I have a Polaroid photograph of myself, standing in the Ocean City High School library wearing a worn gray acrylic sweater that I found at a thrift store, because I so desperately wanted to fit in with my oh-so-edgy girlfriends at the time that I wore frumpy, $2 thrift store sweaters and listened to Tom Waits because that's where I had tried to fit in.

I have kept this photograph on my book shelf, half-way hidden behind a small box of Japanese incense sticks and a handful of "important' receipts, for perhaps a year. Occasionally I look at it, and I stare at my smile and wonder why I ever thought I wasn't beautiful. Why when I was that girl, I thought I was a just the most awkward, unloveable girl ever born, and should probably just stay that way. And it seemed I was confirmed. One evening at a friend's house, she turned to me and said, "I think we're good enough friends now... They say you used to be such a pretty girl. What happened to you?"

"Uh....."

Exactly. I have a scar on my forehead. Even if an evil zealot threw acid on my face because I tried to go to school (try being a girl in Afghanistan), I would be a minor flicker on the world's list of "people messed up by sh*t that just happened."

The girl in the ill-fitting gray cheap thrift-store sweater is the one who answered that question with a blanched look of panic and a "Uh, I had an accident." And when she pressed for more of an answer, I actually felt myself shut down. I answered through a veil of post-traumatic stress disorder and shame. The double-sided coin of being different, even if it is something that hurt YOU. Not any other way, lest the other way around.

I was so self conscious, I heard those words and felt like I might as well have died. I should have died. Spared everyone and myself the horror of having to look at the lines that marked my darkest, direst days.

And here we fast forward. To a time when I had finally decided that the girl in the picture, the one who was so shy she hid her hands, even though she was the "smartest girl in the whole school" and was going to the Ivy League. Even though she had the lead in the play and was the captain of the tennis team. That girl was so shy, she stood to pose for a photograph in the library and hid her hands in the sleeves of her shirt. To reach for anything would be absurd.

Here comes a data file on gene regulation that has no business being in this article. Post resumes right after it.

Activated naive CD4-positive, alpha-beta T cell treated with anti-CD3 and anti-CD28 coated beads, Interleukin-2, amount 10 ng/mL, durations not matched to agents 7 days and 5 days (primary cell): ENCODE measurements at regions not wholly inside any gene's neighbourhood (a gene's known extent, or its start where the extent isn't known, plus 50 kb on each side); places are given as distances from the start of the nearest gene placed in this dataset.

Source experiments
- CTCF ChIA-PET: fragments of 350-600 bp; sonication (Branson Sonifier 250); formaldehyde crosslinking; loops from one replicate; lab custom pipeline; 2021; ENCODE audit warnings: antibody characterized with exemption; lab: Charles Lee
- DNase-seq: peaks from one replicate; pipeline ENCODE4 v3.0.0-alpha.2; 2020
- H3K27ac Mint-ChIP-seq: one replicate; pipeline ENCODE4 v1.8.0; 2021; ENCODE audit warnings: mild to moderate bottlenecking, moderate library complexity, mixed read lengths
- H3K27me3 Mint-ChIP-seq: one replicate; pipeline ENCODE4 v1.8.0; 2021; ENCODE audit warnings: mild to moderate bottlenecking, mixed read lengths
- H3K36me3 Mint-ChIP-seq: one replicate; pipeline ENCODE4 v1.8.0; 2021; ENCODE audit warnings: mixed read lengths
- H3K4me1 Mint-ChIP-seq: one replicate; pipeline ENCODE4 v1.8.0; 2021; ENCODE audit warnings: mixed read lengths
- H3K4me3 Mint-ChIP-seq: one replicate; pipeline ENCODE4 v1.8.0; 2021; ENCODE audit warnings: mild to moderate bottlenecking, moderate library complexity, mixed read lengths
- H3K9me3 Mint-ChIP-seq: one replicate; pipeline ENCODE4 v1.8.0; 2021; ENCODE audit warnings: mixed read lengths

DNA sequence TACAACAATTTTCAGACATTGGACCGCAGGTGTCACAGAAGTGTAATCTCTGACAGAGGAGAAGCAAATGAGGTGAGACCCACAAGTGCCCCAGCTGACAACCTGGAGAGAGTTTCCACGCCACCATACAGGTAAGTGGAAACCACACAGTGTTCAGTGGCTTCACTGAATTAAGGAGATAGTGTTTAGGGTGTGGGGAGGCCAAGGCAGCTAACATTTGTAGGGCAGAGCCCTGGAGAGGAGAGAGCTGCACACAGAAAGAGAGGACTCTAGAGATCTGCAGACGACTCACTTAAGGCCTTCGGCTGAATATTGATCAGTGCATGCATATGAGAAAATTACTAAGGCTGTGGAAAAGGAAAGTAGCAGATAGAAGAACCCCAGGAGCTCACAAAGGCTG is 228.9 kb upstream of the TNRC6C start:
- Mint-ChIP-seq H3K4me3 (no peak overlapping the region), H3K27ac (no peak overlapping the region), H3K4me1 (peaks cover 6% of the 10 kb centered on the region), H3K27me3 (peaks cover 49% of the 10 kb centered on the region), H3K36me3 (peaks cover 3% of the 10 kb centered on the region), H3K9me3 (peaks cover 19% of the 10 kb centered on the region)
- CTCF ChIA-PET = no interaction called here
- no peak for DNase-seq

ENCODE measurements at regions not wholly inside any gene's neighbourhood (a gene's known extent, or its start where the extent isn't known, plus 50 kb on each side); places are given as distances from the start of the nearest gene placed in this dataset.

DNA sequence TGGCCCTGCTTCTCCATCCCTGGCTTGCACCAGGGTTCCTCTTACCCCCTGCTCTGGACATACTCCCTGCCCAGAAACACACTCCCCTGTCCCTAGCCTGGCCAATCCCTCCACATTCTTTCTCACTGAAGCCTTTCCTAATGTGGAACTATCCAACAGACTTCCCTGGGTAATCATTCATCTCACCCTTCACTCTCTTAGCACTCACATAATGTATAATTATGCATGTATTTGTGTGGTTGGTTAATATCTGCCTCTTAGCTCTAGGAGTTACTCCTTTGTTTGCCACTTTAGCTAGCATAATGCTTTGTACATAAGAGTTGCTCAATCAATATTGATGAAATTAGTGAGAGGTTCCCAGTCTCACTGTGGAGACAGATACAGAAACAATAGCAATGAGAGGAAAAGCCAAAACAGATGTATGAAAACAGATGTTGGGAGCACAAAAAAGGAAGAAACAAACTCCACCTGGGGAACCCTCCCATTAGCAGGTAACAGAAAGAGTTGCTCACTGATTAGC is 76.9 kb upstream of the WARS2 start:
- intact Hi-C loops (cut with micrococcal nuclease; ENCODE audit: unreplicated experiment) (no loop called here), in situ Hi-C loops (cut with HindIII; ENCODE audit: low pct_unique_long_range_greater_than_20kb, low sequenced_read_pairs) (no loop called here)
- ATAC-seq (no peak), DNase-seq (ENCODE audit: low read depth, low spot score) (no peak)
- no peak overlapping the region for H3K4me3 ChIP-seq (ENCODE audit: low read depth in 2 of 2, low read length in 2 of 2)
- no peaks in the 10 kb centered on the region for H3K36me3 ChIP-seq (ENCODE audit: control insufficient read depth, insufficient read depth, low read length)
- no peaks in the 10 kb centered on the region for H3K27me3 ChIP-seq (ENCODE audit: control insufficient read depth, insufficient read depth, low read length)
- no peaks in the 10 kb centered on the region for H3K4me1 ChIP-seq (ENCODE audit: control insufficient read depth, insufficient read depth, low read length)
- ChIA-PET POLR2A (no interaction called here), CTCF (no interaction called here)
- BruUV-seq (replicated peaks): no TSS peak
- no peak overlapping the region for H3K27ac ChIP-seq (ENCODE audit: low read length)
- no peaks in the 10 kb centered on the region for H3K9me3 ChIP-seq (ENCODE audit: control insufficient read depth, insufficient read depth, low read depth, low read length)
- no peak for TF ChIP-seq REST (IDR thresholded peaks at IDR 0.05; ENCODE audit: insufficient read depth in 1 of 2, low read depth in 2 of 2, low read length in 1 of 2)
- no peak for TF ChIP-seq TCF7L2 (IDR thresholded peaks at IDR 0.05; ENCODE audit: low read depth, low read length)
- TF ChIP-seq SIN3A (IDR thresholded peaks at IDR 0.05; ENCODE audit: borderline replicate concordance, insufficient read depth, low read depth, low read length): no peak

Who grants gifts to broken things?

Apparently time does heal all wounds. Or at least make them bearable. Less sinister. More relational. We learn to take what we can from how things change us. I, for example, have no ability to differentiate between a look from someone who thinks I'm attractive and someone who thinks I'm a spectacle, unless they catch my eyes. Our eyes don't lie. So much else in our faces can though. It's astounding.

I see people stare at me, and I judge whether its because I am different or because I am beautiful depending on my mood. If I feel strong, I get shy under the glances of admirers. If I feel ashamed, I imagine they are horrified at my scars. I am a monster. Wrecked.

When the truth is, who the hell knows what anyone is thinking when they look at you.

He could be grimacing about a fight with his wife. About laundry. About a daughter asking an embarrassing question.

She could be shy about having kissed him too soon. Too wrapped up in pleasing her boss to even actually see the woman she's staring at and scowling towards.

We all assume the reactions of others are rooted in the things we worry about ourselves, and we are seldom right.

I wish I could tell the girl in that picture that someday, the woman she would become would look at her and think she was exquisite, and to reach out and embrace every inch of her life. Thrust those hands out of those sleeves and stand proud.

Because that had always been the right thing to do. The way things should have been.

A shining, beautiful smile gracing a child -- who would one day become a woman who would look back at herself and wish for things to have been different, but know that things happened as they did to make today. And realize the elegance of a revelation that leads to self forgiveness.

And rejoice.

Thursday, May 07, 2009

For My Own True Love... Lost at Sea...

The heart makes its own decisions.

Whether it lasts or not, I believe that we know what is right, who we love and what is real. Just because. Whether things are chemistry or inevitable love, we know a kindred spirit when we first say hello. We may doubt and wait for proof, but in the end, we knew.

I knew you and I would adore each other from the moment I saw you...

(I remember so may of those moments -- my "first friend date" with Vanessa, when we went to lunch, dressed nicely because we felt like it mattered that this went well... Kathy at Governor's School, the coolest girl there, in my eyes, who thought the same about me... Riding the bus reading Euripides with Michael... The look in my eyes in that photograph of when I was 2, holding freshly-born Julie in my arms like I had the biggest prize in the whole world. And yes. I did. "Look what I got!" Yes indeed.)